to open up insurance and pensions to foreign firms are now in

— Important reforms such as stake sales in state firms
could be hampered if adverse political or global economic
developments spark volatility in domestic markets. The
government plans to raise 400 billion rupees from stake sales
to cut its deficit.

— The failure to move on the nuclear bill has prevented
U.S. nuclear firms from accessing India’s estimated $150
billion nuclear power market and frustrated Washington.


With India and Pakistan holding their first official talks
since the 2008 Mumbai attacks, hopes have risen of a calibrated
reduction in tensions, despite a bombing in the western Indian
city of Pune and an attack on Indians in Afghanistan. India has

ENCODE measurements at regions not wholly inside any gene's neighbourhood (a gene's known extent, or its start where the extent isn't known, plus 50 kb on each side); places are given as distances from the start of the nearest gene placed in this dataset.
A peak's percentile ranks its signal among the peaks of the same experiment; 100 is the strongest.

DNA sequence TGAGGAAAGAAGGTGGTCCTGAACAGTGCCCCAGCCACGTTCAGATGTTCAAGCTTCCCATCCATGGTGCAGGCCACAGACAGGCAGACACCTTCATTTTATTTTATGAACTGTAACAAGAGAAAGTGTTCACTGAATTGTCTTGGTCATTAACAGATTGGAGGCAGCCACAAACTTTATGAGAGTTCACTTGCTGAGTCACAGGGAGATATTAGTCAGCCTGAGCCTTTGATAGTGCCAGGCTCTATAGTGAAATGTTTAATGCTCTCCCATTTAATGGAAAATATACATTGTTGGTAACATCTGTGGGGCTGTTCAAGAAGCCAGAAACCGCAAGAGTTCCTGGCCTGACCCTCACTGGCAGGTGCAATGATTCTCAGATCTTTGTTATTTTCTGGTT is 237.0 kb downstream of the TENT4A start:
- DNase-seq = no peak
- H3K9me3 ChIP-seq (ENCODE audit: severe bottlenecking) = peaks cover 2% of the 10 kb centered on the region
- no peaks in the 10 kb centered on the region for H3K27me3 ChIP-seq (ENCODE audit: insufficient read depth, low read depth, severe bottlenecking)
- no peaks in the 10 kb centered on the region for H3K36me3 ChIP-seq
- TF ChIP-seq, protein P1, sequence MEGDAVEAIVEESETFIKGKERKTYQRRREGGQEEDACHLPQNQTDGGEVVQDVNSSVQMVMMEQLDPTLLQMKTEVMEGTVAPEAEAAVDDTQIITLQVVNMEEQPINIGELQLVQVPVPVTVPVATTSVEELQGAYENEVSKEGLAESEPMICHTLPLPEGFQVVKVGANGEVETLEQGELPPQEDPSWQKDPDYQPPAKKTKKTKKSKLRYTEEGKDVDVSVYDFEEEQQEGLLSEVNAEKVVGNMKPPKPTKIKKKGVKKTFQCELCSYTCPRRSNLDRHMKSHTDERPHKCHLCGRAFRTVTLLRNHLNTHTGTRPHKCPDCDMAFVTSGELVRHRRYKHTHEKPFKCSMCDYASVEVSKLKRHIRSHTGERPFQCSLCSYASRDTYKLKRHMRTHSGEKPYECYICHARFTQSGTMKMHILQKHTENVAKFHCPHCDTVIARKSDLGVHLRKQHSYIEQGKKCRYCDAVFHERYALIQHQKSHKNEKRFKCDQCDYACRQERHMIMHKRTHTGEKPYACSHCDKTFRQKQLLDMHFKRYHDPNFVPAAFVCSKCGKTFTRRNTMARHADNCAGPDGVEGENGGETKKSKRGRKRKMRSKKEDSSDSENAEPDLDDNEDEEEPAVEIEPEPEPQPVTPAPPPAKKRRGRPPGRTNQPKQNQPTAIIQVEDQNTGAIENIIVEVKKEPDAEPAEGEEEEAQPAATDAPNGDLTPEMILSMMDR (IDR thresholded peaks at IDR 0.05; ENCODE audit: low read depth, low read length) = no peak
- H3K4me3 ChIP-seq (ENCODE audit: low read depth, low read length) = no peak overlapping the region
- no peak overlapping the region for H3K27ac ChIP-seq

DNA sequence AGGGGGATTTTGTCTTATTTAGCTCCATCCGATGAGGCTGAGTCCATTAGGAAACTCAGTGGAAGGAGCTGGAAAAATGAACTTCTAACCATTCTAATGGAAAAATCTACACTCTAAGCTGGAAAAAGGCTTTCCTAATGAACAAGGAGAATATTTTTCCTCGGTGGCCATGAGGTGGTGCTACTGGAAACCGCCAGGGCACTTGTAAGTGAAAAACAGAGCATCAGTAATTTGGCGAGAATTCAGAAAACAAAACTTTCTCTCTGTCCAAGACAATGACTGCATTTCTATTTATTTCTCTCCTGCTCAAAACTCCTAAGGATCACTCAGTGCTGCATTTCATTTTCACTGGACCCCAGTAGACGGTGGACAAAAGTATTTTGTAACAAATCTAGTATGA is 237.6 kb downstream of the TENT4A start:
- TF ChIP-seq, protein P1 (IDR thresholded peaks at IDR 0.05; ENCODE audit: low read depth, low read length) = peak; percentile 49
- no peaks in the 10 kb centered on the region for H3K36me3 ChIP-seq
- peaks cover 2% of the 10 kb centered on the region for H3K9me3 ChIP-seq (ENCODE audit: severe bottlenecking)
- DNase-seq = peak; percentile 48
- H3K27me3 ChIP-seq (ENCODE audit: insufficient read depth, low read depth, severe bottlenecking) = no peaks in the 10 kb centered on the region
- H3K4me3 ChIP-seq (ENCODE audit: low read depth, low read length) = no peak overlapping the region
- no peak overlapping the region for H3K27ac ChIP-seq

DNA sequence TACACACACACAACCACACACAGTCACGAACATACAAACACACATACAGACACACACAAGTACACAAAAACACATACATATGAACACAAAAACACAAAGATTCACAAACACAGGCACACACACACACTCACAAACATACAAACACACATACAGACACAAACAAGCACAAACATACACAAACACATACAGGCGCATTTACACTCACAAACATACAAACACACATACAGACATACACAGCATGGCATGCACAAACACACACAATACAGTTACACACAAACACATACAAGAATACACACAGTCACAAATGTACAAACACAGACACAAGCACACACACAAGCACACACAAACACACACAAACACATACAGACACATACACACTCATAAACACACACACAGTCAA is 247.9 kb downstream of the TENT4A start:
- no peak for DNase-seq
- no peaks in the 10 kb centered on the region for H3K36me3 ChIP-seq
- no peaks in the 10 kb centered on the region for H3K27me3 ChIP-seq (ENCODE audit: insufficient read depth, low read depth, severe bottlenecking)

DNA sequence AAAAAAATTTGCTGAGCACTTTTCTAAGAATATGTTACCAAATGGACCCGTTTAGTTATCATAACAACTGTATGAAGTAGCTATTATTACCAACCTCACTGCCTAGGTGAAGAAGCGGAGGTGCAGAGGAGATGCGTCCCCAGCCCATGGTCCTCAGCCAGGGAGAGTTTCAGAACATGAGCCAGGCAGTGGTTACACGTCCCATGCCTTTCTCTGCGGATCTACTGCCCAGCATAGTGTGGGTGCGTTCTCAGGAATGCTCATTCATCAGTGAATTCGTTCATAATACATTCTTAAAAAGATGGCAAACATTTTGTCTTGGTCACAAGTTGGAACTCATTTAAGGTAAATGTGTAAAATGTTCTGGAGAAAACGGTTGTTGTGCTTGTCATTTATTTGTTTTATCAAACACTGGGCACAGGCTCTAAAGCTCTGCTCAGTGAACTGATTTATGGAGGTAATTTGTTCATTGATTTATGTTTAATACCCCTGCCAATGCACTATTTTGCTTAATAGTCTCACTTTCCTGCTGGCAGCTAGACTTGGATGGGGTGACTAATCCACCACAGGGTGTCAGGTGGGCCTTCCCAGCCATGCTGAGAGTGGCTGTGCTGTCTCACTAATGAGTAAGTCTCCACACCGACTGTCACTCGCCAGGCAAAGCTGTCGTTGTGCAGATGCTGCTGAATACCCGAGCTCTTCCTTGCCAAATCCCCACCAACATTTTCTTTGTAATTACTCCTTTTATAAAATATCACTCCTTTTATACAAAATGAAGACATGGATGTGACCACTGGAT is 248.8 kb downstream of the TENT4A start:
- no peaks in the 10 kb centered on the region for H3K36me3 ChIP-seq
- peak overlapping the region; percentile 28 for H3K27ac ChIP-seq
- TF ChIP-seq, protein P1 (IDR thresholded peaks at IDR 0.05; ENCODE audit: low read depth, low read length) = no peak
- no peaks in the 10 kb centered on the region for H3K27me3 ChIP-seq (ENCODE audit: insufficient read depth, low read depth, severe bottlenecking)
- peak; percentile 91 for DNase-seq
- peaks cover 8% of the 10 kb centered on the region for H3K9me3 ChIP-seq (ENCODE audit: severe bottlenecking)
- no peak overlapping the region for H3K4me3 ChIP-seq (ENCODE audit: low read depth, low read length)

so far refrained from pointing a finger of blame towards
Pakistan. But relations remain fraught and another major attack
in India could severely test India’s patience and put the
Indian government under tremendous pressure to stop its
tentative dialogue with Pakistan.

The two countries are also jockeying for influence in
Afghanistan, preparing for any political vacuum from a U.S.
exit. This could further worsen their relations.

Military conflict remains only a very slim possibility. But
a limited confrontation cannot be ruled out if Pakistan-based
militants once again launch a major attack on Indian soil,
making India-Pakistan conflict an unpredictable risk. And